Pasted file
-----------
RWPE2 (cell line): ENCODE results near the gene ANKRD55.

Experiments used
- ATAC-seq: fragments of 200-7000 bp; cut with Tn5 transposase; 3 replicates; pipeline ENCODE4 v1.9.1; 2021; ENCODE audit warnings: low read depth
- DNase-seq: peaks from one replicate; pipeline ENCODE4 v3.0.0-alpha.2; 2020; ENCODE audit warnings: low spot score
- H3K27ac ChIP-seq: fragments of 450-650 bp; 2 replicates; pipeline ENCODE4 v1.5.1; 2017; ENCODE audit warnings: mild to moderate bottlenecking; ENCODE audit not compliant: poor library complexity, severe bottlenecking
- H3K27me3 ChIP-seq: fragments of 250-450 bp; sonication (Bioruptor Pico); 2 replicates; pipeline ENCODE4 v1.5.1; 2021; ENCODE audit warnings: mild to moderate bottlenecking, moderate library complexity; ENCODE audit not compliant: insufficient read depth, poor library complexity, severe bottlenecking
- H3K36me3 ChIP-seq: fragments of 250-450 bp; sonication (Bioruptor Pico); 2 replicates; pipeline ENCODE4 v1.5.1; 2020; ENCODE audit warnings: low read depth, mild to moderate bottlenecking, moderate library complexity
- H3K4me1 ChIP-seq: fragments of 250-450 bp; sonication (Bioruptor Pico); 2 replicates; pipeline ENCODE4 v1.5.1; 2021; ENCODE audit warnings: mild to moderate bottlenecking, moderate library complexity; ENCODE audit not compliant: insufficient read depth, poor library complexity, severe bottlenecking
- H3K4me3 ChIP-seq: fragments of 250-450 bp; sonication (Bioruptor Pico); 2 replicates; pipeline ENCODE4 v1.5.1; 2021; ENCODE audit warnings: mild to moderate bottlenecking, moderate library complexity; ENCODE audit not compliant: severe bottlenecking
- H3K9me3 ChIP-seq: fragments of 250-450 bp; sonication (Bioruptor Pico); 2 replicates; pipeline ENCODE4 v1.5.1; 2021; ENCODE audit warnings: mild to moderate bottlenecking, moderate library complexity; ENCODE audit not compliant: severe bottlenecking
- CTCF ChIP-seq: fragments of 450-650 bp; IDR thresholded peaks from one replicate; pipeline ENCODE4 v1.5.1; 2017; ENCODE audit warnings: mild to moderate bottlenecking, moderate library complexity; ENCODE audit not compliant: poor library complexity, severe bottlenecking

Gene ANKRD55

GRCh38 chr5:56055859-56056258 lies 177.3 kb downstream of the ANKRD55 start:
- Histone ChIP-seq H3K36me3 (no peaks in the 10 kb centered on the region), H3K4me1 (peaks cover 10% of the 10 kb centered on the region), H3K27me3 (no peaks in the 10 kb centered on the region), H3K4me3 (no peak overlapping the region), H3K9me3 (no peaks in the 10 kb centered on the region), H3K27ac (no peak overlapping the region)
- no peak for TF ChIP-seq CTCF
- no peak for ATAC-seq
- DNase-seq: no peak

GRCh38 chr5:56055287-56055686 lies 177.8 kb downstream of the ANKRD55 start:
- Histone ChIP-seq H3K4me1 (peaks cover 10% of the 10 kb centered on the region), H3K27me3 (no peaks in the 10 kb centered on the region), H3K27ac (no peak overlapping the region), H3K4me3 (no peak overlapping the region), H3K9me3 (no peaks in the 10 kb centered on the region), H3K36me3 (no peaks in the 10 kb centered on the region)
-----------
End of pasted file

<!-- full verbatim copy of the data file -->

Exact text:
RWPE2 (cell line): ENCODE results near the gene ANKRD55.

Experiments used
- ATAC-seq: fragments of 200-7000 bp; cut with Tn5 transposase; 3 replicates; pipeline ENCODE4 v1.9.1; 2021; ENCODE audit warnings: low read depth
- DNase-seq: peaks from one replicate; pipeline ENCODE4 v3.0.0-alpha.2; 2020; ENCODE audit warnings: low spot score
- H3K27ac ChIP-seq: fragments of 450-650 bp; 2 replicates; pipeline ENCODE4 v1.5.1; 2017; ENCODE audit warnings: mild to moderate bottlenecking; ENCODE audit not compliant: poor library complexity, severe bottlenecking
- H3K27me3 ChIP-seq: fragments of 250-450 bp; sonication (Bioruptor Pico); 2 replicates; pipeline ENCODE4 v1.5.1; 2021; ENCODE audit warnings: mild to moderate bottlenecking, moderate library complexity; ENCODE audit not compliant: insufficient read depth, poor library complexity, severe bottlenecking
- H3K36me3 ChIP-seq: fragments of 250-450 bp; sonication (Bioruptor Pico); 2 replicates; pipeline ENCODE4 v1.5.1; 2020; ENCODE audit warnings: low read depth, mild to moderate bottlenecking, moderate library complexity
- H3K4me1 ChIP-seq: fragments of 250-450 bp; sonication (Bioruptor Pico); 2 replicates; pipeline ENCODE4 v1.5.1; 2021; ENCODE audit warnings: mild to moderate bottlenecking, moderate library complexity; ENCODE audit not compliant: insufficient read depth, poor library complexity, severe bottlenecking
- H3K4me3 ChIP-seq: fragments of 250-450 bp; sonication (Bioruptor Pico); 2 replicates; pipeline ENCODE4 v1.5.1; 2021; ENCODE audit warnings: mild to moderate bottlenecking, moderate library complexity; ENCODE audit not compliant: severe bottlenecking
- H3K9me3 ChIP-seq: fragments of 250-450 bp; sonication (Bioruptor Pico); 2 replicates; pipeline ENCODE4 v1.5.1; 2021; ENCODE audit warnings: mild to moderate bottlenecking, moderate library complexity; ENCODE audit not compliant: severe bottlenecking
- CTCF ChIP-seq: fragments of 450-650 bp; IDR thresholded peaks from one replicate; pipeline ENCODE4 v1.5.1; 2017; ENCODE audit warnings: mild to moderate bottlenecking, moderate library complexity; ENCODE audit not compliant: poor library complexity, severe bottlenecking

Gene ANKRD55

GRCh38 chr5:56055859-56056258 lies 177.3 kb downstream of the ANKRD55 start:
- Histone ChIP-seq H3K36me3 (no peaks in the 10 kb centered on the region), H3K4me1 (peaks cover 10% of the 10 kb centered on the region), H3K27me3 (no peaks in the 10 kb centered on the region), H3K4me3 (no peak overlapping the region), H3K9me3 (no peaks in the 10 kb centered on the region), H3K27ac (no peak overlapping the region)
- no peak for TF ChIP-seq CTCF
- no peak for ATAC-seq
- DNase-seq: no peak

GRCh38 chr5:56055287-56055686 lies 177.8 kb downstream of the ANKRD55 start:
- Histone ChIP-seq H3K4me1 (peaks cover 10% of the 10 kb centered on the region), H3K27me3 (no peaks in the 10 kb centered on the region), H3K27ac (no peak overlapping the region), H3K4me3 (no peak overlapping the region), H3K9me3 (no peaks in the 10 kb centered on the region), H3K36me3 (no peaks in the 10 kb centered on the region)